Multimorbidity patterns in a national HIV survey of South African youth and adults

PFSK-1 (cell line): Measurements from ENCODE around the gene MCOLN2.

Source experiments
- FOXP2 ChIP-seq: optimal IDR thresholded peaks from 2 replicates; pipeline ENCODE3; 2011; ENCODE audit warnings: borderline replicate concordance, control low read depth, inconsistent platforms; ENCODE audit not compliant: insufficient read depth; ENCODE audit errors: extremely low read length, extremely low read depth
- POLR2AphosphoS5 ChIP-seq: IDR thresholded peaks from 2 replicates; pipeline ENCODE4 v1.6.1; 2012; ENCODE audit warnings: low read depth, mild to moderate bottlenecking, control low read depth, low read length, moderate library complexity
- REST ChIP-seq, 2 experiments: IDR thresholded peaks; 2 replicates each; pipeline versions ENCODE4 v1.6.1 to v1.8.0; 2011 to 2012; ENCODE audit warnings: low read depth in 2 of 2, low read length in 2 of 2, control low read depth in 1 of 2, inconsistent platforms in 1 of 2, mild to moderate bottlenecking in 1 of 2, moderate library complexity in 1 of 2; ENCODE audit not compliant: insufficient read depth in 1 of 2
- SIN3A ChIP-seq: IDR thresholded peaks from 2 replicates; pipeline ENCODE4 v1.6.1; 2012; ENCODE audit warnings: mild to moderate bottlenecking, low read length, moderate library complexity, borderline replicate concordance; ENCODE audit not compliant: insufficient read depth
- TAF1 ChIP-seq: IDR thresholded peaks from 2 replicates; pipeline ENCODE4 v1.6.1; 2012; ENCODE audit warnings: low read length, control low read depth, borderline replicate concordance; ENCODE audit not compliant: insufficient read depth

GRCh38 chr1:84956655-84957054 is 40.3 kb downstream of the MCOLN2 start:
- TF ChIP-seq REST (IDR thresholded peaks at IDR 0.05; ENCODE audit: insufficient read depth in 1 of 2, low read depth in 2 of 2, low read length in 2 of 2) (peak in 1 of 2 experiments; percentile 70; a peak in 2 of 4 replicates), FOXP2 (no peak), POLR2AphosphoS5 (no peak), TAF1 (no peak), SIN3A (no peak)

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Introduction: Information pertaining to multimorbidity is frequently informed by studies from high income countries and it is unclear how these findings relate to low and middle income countries, where the burden of infectious disease is high. South Africa has a quadruple burden of disease which includes a high HIV prevalence and a growing burden of non-communicable diseases. This study aimed to analyse the prevalence and patterns (disease classes or clusters) of multimorbidity in South Africa. Methods: A secondary analysis of individuals over the age of 15 years who participated in the Fifth South African National HIV Prevalence, Incidence, Behavior and Communication Survey, 2017 (SABSSM 2017) was done. Six disease conditions were identified in the analysis (cancer, diabetes, heart disease, hypertension/high blood pressure, tuberculosis, and HIV). Chi-square tests were used to test for the differences in disease prevalence by sex. Common disease patterns were identified using a latent class analysis. Results: The sample included 27,896 participants, of which 1,837 had comorbidity or multimorbidity. When taking population-weighting into account, multimorbidity was present in 5.9% (95% CI: 5.4–6.4) of the population The prevalence of multimorbidity tended to be higher among females and increased with age, reaching 21.9% in the oldest age group (70+). The analyses identified seven distinct disease classes in the population. The largest class was “Diabetes and Hypertension” (36.3%), followed by “HIV and Hypertension” (31.0%), and “Heart disease and Hypertension” (14.5%). The four smaller classes were: “HIV, Diabetes, and Heart disease” (6.9%), “TB and HIV” (6.3%), “Hypertension, TB, and Cancer” (2.8%), and “All diseases except HIV” (2.2%). Conclusion: As the South African population continues to age, the prevalence of multimorbidity is likely to increase which will further impact the health care system. The prevalence of multimorbidity in the population was relatively low but reached up to 20% in the oldest age groups. The largest disease cluster was the combination of diabetes and hypertension; followed by HIV and hypertension. The gains in improving adherence to antiretrovirals amongst treatment-experienced people living with HIV, should be expanded to include compliance with lifestyle/behavioral modifications to blood pressure and glucose control, as well as adherence to anti-hypertension and anti-diabetic medication. There is an urgent need to improve the early diagnosis and treatment of disease in the South African population. Copyright © 2022 Roomaney, van Wyk, Cois and Pillay-van Wyk.